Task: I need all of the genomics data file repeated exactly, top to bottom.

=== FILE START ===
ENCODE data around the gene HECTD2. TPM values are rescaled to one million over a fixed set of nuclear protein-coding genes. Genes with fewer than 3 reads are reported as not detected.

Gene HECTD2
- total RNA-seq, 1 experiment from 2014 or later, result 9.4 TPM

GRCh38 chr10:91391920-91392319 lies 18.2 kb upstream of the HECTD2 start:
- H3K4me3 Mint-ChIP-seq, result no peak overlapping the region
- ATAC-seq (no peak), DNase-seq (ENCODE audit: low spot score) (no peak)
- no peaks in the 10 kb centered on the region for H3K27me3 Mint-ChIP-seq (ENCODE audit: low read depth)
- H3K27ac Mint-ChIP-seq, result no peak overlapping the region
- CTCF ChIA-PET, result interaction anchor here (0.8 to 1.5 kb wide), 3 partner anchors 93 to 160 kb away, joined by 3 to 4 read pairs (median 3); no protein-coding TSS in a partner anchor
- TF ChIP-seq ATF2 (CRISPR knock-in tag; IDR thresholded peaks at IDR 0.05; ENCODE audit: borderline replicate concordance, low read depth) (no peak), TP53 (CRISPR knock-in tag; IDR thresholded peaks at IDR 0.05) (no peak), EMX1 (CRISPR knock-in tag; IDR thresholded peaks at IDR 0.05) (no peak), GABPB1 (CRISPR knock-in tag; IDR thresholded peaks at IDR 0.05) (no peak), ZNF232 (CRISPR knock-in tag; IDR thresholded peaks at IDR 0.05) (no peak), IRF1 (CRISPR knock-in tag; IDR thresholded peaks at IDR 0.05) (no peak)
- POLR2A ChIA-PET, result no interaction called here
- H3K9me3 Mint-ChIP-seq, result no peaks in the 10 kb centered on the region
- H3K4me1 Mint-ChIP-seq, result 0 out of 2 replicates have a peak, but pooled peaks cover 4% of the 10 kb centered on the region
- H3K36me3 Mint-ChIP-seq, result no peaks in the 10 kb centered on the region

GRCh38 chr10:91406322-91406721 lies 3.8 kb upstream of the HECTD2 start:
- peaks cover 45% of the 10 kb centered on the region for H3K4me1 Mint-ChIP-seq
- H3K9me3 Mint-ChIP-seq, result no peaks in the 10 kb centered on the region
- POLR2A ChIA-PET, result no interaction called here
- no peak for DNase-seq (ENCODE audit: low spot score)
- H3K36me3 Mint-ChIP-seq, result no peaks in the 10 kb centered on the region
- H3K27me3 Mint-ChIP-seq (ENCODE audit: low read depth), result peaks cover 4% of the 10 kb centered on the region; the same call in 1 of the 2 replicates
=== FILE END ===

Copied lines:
ENCODE data around the gene HECTD2. TPM values are rescaled to one million over a fixed set of nuclear protein-coding genes. Genes with fewer than 3 reads are reported as not detected.

Gene HECTD2
- total RNA-seq, 1 experiment from 2014 or later, result 9.4 TPM

GRCh38 chr10:91391920-91392319 lies 18.2 kb upstream of the HECTD2 start:
- H3K4me3 Mint-ChIP-seq, result no peak overlapping the region
- ATAC-seq (no peak), DNase-seq (ENCODE audit: low spot score) (no peak)
- no peaks in the 10 kb centered on the region for H3K27me3 Mint-ChIP-seq (ENCODE audit: low read depth)
- H3K27ac Mint-ChIP-seq, result no peak overlapping the region
- CTCF ChIA-PET, result interaction anchor here (0.8 to 1.5 kb wide), 3 partner anchors 93 to 160 kb away, joined by 3 to 4 read pairs (median 3); no protein-coding TSS in a partner anchor
- TF ChIP-seq ATF2 (CRISPR knock-in tag; IDR thresholded peaks at IDR 0.05; ENCODE audit: borderline replicate concordance, low read depth) (no peak), TP53 (CRISPR knock-in tag; IDR thresholded peaks at IDR 0.05) (no peak), EMX1 (CRISPR knock-in tag; IDR thresholded peaks at IDR 0.05) (no peak), GABPB1 (CRISPR knock-in tag; IDR thresholded peaks at IDR 0.05) (no peak), ZNF232 (CRISPR knock-in tag; IDR thresholded peaks at IDR 0.05) (no peak), IRF1 (CRISPR knock-in tag; IDR thresholded peaks at IDR 0.05) (no peak)
- POLR2A ChIA-PET, result no interaction called here
- H3K9me3 Mint-ChIP-seq, result no peaks in the 10 kb centered on the region
- H3K4me1 Mint-ChIP-seq, result 0 out of 2 replicates have a peak, but pooled peaks cover 4% of the 10 kb centered on the region
- H3K36me3 Mint-ChIP-seq, result no peaks in the 10 kb centered on the region

GRCh38 chr10:91406322-91406721 lies 3.8 kb upstream of the HECTD2 start:
- peaks cover 45% of the 10 kb centered on the region for H3K4me1 Mint-ChIP-seq
- H3K9me3 Mint-ChIP-seq, result no peaks in the 10 kb centered on the region
- POLR2A ChIA-PET, result no interaction called here
- no peak for DNase-seq (ENCODE audit: low spot score)
- H3K36me3 Mint-ChIP-seq, result no peaks in the 10 kb centered on the region
- H3K27me3 Mint-ChIP-seq (ENCODE audit: low read depth), result peaks cover 4% of the 10 kb centered on the region; the same call in 1 of the 2 replicates